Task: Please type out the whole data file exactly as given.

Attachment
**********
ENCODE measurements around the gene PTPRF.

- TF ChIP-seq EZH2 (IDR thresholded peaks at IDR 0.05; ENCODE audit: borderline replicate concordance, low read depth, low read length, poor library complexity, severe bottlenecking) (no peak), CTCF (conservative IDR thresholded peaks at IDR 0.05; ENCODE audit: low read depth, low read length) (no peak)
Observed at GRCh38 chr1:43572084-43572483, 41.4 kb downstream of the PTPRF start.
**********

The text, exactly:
ENCODE measurements around the gene PTPRF.

- TF ChIP-seq EZH2 (IDR thresholded peaks at IDR 0.05; ENCODE audit: borderline replicate concordance, low read depth, low read length, poor library complexity, severe bottlenecking) (no peak), CTCF (conservative IDR thresholded peaks at IDR 0.05; ENCODE audit: low read depth, low read length) (no peak)
Observed at GRCh38 chr1:43572084-43572483, 41.4 kb downstream of the PTPRF start.